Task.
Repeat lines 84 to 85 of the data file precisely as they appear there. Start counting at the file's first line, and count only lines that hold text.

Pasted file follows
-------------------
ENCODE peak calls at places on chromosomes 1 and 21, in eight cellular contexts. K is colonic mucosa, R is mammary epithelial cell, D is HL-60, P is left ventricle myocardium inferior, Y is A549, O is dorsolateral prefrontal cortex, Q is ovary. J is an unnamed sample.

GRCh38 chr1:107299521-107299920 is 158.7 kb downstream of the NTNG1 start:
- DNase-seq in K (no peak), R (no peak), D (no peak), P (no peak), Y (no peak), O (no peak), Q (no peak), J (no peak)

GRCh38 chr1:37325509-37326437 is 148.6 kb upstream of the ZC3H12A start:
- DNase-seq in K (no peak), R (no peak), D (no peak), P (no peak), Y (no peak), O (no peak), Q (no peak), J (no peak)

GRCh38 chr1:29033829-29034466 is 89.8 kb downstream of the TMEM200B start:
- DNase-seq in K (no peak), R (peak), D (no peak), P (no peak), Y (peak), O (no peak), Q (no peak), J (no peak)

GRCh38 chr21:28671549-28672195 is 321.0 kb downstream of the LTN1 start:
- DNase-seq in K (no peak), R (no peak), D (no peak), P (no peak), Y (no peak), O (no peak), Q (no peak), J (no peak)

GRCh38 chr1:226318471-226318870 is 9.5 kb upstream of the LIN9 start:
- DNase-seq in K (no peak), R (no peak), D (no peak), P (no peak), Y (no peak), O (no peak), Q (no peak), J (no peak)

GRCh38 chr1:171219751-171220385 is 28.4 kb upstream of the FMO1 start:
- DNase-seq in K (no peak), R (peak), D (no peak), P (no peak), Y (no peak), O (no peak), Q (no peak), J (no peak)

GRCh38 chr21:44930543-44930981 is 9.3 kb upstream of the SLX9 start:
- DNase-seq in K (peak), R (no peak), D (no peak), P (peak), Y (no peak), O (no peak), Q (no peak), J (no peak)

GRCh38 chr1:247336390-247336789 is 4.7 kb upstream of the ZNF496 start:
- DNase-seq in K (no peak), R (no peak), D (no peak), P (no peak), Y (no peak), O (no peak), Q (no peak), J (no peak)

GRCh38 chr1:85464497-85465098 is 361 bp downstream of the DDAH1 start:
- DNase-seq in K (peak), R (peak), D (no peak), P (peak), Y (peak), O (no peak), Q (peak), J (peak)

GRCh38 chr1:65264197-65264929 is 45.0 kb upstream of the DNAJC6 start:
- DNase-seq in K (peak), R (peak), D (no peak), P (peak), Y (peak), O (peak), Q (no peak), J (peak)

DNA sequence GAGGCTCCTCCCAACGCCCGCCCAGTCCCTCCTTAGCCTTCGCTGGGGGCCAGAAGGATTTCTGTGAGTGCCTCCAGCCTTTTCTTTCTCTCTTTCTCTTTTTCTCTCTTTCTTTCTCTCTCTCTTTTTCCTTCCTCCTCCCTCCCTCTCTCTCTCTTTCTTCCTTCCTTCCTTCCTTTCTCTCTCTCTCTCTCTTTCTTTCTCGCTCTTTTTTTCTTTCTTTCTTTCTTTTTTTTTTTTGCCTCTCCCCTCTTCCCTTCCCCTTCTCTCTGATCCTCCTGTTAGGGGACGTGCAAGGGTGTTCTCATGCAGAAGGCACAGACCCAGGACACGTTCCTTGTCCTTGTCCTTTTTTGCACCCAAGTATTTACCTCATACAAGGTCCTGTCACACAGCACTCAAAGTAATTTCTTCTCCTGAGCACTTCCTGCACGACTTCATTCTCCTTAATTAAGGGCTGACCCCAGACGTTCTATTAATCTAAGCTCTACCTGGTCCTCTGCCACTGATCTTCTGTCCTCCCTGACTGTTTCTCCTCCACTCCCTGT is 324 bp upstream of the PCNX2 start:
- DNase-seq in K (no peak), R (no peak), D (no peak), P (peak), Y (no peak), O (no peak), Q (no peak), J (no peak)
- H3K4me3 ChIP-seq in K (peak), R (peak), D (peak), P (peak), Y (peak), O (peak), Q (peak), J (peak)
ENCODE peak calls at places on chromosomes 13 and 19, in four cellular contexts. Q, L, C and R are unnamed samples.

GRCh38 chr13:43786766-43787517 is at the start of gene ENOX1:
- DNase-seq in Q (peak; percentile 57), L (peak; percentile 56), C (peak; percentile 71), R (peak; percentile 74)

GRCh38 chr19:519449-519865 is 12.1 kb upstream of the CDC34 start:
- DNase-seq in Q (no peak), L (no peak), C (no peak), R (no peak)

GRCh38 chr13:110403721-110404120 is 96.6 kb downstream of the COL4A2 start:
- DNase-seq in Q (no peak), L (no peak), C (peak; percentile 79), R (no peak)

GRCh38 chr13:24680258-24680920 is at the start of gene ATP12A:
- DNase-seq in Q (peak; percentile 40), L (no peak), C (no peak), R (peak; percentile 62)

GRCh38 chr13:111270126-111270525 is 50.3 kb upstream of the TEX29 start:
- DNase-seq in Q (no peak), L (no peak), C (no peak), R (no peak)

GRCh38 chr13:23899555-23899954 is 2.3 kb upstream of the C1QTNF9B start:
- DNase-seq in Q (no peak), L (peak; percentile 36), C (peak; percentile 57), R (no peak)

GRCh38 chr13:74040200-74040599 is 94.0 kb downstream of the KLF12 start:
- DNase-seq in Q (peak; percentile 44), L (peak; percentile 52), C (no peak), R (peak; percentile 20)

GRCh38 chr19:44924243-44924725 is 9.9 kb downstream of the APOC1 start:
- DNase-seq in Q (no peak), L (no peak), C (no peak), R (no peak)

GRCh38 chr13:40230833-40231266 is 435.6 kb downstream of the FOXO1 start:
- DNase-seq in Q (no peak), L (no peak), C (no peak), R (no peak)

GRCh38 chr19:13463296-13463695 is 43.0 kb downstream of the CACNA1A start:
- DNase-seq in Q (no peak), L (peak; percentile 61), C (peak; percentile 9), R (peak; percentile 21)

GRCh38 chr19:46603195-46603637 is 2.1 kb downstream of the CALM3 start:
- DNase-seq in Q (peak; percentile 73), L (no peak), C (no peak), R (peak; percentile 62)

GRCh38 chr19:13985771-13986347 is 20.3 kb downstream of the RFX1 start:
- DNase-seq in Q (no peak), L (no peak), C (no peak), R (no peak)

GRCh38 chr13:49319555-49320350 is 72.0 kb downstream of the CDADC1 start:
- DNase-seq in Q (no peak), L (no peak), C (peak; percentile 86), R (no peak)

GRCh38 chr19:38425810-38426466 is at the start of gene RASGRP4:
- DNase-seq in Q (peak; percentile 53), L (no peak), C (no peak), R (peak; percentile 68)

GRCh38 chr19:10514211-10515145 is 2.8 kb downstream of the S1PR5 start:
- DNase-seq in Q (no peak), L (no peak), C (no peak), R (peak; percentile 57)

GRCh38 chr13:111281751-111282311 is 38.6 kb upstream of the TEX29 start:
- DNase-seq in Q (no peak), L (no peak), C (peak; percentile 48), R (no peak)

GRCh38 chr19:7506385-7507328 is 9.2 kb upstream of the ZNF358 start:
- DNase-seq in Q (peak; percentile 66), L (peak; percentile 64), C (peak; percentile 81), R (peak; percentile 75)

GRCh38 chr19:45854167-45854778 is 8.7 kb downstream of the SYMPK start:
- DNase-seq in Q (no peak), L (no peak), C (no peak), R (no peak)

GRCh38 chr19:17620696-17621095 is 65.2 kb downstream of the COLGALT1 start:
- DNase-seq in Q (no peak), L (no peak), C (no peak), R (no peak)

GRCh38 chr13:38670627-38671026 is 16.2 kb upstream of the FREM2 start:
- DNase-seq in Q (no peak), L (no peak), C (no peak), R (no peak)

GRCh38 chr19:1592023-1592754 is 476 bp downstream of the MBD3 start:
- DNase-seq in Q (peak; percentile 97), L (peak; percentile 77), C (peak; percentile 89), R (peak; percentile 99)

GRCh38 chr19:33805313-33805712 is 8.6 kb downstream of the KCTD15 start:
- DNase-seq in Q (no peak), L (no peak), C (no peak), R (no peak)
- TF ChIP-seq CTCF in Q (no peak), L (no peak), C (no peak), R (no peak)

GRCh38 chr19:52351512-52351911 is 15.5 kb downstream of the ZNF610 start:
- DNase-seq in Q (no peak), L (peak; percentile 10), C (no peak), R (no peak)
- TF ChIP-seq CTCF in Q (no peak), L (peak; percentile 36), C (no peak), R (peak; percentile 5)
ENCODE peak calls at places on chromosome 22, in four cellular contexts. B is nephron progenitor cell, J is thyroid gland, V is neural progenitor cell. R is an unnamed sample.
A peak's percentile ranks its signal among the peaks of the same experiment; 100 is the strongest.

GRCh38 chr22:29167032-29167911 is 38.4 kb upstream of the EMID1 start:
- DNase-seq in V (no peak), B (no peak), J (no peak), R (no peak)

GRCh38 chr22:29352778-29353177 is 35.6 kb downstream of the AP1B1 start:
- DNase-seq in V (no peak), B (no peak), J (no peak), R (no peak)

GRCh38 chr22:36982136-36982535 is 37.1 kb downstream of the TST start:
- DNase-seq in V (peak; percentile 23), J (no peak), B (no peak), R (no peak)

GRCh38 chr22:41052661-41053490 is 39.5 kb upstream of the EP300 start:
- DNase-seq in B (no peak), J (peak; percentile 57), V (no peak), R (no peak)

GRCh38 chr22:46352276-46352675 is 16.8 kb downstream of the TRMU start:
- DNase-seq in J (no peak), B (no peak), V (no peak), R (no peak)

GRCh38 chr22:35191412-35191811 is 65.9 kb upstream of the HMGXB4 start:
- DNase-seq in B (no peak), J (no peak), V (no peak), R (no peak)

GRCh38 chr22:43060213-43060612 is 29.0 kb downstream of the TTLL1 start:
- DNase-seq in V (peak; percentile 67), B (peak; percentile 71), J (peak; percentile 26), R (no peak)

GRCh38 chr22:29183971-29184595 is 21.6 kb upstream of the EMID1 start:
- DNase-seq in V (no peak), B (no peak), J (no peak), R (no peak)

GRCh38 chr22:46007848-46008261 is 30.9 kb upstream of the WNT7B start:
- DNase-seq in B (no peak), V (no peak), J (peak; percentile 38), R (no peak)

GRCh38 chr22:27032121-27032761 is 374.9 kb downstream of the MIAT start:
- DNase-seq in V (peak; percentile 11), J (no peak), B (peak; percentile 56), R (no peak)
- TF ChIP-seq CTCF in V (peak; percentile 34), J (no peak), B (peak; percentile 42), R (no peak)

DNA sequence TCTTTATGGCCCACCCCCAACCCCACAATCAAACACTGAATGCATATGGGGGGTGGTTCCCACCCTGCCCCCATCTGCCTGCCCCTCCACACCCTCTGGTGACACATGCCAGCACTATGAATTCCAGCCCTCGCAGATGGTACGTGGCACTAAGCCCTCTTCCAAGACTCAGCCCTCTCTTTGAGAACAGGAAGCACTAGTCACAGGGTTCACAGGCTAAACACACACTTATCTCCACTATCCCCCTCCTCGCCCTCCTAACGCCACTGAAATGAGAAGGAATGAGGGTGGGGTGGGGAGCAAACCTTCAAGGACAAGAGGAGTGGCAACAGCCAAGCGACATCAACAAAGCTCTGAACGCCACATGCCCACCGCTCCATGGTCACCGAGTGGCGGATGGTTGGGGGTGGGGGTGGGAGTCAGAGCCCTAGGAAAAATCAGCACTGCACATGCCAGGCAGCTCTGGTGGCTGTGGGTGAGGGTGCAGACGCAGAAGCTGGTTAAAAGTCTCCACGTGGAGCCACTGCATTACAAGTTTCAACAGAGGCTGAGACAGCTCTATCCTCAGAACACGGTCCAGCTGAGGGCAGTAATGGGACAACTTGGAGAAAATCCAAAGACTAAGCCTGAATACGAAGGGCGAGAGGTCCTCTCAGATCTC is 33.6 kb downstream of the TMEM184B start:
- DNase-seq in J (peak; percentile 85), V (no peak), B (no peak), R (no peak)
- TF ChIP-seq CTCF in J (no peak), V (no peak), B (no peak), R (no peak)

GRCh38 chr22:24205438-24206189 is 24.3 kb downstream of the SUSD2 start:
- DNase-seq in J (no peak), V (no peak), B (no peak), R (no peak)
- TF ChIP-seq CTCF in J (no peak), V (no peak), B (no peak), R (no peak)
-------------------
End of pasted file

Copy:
GRCh38 chr22:46352276-46352675 is 16.8 kb downstream of the TRMU start:
- DNase-seq in J (no peak), B (no peak), V (no peak), R (no peak)